Research regarding the effectiveness of multicultural training in various domains has increased significantly in the past several years. The effectiveness of this training among graduate psychology students has seen a similar increase in the literature; however, the need for additional research among graduate clinical psychology students continues. The present study is a mixed methods evaluation of the impact of a required human diversity course on multicultural knowledge and awareness, ethnic identity, and various measures related to white privilege among doctoral level clinical psychology students. Additionally, several independent t-tests were conducted to determine whether group effects exist regarding the various independent variables. Finally, comparisons were made between quantitative and qualitative data regarding participant perceptions of the helpfulness of specific course components. Participants included 35 doctoral clinical psychology students enrolled in the required human diversity course during the summer of 2008. Results indicated an increase in multicultural knowledge, an increase in white privilege awareness, and an increase in anticipated costs of addressing white privilege from pre- to posttest. Significant group effects for participant ethnicity, gender, previous human diversity training, and religious identification are reported below as are comparisons between quantitative and qualitative data. Implications for training, practice, and future research are discussed.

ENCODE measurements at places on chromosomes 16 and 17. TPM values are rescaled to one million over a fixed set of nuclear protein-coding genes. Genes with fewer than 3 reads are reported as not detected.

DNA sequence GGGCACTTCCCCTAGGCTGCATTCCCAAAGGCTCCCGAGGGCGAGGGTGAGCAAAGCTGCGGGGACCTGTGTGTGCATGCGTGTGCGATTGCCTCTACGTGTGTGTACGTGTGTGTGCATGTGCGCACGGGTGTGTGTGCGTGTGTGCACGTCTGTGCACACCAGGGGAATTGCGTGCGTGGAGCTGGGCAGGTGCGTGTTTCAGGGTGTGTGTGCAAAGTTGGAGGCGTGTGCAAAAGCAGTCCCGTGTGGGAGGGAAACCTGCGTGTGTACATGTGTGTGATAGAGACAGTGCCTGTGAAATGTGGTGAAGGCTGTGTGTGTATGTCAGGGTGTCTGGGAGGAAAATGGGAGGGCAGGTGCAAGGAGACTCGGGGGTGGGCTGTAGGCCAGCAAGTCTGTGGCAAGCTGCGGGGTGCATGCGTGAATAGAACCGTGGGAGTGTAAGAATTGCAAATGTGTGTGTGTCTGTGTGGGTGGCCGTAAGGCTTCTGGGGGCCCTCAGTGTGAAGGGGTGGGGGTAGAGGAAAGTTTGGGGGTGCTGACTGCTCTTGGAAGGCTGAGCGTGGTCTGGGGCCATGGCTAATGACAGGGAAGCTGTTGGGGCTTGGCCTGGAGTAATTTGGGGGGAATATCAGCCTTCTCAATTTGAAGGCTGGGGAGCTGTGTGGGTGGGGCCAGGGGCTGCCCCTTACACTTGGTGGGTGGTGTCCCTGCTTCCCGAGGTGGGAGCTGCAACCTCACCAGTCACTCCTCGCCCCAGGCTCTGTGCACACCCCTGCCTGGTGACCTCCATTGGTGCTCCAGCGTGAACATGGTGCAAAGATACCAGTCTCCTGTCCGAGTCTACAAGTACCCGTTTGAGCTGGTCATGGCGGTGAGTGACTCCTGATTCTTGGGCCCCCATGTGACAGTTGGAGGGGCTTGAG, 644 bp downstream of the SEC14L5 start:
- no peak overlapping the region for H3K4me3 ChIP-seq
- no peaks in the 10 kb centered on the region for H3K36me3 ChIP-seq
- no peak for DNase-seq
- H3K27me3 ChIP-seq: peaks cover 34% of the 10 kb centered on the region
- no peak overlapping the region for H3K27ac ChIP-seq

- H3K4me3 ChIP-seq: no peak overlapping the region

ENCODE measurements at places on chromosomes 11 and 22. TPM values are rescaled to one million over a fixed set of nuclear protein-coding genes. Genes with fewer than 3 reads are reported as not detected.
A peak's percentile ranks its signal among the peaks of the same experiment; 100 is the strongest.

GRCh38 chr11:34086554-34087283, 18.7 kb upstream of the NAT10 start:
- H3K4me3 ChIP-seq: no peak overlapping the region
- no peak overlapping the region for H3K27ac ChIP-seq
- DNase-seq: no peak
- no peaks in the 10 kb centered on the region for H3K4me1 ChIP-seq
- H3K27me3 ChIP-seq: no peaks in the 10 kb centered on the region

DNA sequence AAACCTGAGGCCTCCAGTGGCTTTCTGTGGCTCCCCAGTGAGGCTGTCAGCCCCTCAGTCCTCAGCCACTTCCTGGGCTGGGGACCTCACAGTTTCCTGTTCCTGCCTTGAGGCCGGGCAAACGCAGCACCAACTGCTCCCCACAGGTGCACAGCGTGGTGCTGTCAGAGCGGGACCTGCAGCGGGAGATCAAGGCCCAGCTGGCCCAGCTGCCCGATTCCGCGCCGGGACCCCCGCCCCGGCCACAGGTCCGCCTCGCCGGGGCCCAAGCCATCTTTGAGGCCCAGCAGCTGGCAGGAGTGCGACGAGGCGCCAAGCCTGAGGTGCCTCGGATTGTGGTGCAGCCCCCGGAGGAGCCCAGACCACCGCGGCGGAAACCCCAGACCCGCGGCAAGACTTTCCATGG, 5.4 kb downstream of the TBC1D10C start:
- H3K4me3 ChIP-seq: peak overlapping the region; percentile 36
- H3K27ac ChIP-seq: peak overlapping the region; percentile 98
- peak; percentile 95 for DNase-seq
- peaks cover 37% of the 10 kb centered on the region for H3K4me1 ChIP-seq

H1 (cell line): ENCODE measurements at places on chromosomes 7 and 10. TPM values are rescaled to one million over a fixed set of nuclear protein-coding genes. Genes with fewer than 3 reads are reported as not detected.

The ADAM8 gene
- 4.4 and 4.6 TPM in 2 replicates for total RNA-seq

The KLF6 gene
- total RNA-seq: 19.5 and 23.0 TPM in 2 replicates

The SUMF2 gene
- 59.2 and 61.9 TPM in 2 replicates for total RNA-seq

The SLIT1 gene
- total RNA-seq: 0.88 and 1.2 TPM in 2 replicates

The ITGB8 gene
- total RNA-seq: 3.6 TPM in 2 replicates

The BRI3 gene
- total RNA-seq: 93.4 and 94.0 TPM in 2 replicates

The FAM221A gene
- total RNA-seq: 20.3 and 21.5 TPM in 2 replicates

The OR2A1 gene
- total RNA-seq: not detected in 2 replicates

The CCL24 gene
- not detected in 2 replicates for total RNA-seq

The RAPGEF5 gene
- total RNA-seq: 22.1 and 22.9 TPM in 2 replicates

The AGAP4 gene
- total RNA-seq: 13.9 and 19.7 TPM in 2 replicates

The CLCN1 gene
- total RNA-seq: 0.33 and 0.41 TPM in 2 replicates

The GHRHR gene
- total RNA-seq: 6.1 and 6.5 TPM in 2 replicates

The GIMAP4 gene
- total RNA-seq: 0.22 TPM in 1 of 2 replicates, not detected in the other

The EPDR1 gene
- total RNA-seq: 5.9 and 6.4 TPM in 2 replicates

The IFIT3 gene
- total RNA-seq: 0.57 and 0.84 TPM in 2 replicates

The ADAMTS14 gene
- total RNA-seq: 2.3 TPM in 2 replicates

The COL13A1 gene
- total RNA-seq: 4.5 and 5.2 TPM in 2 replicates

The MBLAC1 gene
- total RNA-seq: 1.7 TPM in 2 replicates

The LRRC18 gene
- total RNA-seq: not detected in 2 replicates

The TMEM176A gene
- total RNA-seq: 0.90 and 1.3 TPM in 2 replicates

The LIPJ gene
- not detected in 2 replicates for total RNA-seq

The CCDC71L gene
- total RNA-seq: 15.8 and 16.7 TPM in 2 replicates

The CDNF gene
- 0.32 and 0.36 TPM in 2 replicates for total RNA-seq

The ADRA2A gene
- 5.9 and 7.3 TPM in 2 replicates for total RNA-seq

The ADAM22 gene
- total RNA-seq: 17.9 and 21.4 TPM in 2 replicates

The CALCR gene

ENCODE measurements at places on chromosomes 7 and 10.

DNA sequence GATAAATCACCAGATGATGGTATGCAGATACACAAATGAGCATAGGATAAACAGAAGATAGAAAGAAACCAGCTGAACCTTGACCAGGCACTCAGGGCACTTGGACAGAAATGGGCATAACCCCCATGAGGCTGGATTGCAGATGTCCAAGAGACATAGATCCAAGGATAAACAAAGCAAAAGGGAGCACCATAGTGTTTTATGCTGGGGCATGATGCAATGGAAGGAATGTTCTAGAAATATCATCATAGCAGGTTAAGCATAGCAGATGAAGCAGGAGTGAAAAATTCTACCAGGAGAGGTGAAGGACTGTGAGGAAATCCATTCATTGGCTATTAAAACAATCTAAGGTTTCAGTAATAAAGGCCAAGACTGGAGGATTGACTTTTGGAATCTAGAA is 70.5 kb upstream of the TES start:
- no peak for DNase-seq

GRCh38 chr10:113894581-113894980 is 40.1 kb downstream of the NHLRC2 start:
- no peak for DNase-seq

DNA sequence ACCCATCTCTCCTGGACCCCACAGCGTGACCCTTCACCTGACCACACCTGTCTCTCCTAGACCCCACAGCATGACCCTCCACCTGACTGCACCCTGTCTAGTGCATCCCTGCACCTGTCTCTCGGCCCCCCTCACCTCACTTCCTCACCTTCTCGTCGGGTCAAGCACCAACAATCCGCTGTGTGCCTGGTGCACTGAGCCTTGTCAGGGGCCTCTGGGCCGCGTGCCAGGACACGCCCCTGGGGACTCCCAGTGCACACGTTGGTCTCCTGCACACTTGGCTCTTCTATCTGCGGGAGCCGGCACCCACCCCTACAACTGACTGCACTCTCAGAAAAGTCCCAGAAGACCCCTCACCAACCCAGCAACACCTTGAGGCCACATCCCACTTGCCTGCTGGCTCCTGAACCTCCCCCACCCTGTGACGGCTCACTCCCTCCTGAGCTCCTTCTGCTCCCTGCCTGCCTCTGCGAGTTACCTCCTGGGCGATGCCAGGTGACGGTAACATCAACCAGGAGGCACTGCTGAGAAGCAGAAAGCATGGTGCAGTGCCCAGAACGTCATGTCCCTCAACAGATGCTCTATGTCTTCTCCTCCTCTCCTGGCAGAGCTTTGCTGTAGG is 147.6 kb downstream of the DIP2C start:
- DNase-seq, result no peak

|File name||Date Uploaded||Visibility||File size|